Tagged: University of Illinois

Researchers develop stretchable solar cells and batteries that can be applied to skin like band-aid

Stretchable Solar cells

Scientists have left no stone unturned to figure out how to exploit electronics in wearable systems or devices, like fabrics or shoes. Researchers at Department of Materials Science and Engineering at the University of Illinois have developed stretchable and soft batteries and solar cells that are thin enough to be applied to human skin like a band-aid. According to the Proceeding of the National Academy of Sciences, the batteries and cells are arranged as array of thin, milimetre-scale components (2.5 millimetres), which are interconnected together with spring-like wiring. Read More…

Four self-destructing devices paving way for secure, sustainable future

Self-destructing chip

Electronic waste – discarded TVs, cellphones, computers and peripherals etc – is the fastest growing waste around the globe. Most of the devices we use end up in landfills over time. Electronic waste contains various hazardous materials which can be really harmful to human health and environment if not disposed of correctly and carefully. Since, only a very insignificant percentage of global e-waste is recycled, we need a more viable option. Read More…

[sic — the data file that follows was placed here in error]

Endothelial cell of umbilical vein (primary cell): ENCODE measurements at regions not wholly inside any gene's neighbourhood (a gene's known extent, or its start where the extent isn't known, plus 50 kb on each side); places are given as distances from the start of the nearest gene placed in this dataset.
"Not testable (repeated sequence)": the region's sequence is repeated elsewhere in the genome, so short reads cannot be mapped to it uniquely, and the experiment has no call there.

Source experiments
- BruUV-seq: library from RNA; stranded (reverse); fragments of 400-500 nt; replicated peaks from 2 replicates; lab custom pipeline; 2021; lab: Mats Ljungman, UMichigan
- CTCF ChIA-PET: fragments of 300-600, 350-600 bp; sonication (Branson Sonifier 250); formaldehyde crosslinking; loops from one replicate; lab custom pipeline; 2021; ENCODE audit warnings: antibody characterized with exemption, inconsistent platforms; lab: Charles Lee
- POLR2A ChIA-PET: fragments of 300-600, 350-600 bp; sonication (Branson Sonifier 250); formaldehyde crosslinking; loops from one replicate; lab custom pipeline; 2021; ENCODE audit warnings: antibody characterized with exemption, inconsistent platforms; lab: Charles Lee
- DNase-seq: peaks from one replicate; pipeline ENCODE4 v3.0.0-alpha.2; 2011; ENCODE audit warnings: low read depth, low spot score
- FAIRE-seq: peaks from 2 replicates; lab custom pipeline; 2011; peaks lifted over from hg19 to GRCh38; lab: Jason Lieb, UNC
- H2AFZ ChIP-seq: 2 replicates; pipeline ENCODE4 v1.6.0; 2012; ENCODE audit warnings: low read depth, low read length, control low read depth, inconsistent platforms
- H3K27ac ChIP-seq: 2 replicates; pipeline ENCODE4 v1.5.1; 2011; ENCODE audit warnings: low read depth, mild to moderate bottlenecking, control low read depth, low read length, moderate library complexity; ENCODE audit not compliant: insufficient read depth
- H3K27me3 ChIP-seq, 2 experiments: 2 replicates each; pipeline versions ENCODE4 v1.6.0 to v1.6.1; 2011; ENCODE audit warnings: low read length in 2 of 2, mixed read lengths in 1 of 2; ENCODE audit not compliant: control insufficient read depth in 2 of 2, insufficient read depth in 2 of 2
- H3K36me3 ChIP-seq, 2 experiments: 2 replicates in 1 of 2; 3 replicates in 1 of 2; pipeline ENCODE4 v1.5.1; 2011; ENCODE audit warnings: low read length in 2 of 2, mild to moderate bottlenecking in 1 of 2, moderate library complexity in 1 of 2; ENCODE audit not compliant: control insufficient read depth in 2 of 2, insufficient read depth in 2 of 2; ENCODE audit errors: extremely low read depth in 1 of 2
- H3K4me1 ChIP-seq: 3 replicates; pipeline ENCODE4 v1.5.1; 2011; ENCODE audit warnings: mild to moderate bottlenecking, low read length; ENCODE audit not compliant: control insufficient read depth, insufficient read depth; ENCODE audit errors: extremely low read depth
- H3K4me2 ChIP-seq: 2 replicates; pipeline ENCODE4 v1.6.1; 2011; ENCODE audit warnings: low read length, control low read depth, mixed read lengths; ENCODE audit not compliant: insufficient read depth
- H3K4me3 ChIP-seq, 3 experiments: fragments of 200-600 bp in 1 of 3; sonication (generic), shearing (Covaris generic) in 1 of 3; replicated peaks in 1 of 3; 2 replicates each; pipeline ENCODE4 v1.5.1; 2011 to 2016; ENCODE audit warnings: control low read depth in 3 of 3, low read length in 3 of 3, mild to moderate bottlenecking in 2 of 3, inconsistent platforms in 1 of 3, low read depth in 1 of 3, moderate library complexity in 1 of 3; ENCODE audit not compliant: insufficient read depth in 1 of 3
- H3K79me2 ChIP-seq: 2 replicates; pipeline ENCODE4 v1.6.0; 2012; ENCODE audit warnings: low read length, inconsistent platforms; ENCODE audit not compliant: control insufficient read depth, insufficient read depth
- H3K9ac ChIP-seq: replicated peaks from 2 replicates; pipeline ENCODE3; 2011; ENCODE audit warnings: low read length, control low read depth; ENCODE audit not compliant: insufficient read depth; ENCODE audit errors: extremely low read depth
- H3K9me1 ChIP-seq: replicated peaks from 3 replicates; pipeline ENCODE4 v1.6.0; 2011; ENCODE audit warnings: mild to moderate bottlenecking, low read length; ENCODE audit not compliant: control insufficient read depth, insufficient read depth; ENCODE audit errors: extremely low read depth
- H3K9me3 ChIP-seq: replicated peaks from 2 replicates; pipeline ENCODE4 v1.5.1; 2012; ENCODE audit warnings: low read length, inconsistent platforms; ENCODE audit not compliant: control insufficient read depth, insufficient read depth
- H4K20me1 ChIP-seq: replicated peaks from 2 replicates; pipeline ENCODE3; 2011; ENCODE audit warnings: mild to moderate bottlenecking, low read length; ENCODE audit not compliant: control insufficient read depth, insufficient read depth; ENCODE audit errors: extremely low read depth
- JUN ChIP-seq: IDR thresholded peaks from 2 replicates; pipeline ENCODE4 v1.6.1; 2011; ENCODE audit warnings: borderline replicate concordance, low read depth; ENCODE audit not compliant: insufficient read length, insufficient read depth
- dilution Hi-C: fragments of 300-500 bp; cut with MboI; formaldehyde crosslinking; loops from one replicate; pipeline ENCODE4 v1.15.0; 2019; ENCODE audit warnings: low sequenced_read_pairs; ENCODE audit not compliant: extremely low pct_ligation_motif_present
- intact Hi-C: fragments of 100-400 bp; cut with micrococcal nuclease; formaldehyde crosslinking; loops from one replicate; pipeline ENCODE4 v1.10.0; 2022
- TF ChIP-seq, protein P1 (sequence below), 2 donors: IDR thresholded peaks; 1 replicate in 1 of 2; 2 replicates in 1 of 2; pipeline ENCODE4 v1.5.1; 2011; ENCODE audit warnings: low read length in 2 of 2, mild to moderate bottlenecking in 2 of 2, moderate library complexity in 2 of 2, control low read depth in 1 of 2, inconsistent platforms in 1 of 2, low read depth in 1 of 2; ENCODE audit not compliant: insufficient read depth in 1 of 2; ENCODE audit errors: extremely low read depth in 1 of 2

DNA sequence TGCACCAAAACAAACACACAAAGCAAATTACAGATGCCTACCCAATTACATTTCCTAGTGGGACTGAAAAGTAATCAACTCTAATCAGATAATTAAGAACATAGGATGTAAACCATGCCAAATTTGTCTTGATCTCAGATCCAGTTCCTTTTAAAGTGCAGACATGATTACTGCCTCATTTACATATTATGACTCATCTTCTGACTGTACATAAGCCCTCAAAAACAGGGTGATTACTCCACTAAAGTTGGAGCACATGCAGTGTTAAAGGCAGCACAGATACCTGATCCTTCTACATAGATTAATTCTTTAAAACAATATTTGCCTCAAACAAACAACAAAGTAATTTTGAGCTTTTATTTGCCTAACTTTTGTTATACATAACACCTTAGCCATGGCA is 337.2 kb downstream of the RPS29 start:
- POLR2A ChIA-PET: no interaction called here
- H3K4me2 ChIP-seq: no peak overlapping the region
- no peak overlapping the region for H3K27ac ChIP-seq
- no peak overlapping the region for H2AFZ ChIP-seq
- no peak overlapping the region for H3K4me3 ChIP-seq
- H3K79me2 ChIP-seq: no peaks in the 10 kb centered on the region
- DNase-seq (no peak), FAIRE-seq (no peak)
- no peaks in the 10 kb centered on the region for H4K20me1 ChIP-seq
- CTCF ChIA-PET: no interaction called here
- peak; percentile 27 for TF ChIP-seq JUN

Skin thermometer tattoo with sensors to monitor body temperature

Tattoo thermometer

Getting a fever or having temperature variation in the body can be a tell-tale sign of ailment, be it due to anybody injury or infection. Normally when you feel that your body is heating up and dizziness is evident, it means that there is some kind of problem with your body physics due to infection or other inflammatory conditions. To assess the situation you get hold of a thermometer and then get to know whether your body temperature is higher than normal, so that you can consult a doctor for further treatment. But now a team of researchers headed by John A. Rogers from the University of Illinois is all set to overhaul that tradition by developing a tattoo like sensor that can be embedded onto the skin to measure body temperature on the go with utmost precision.
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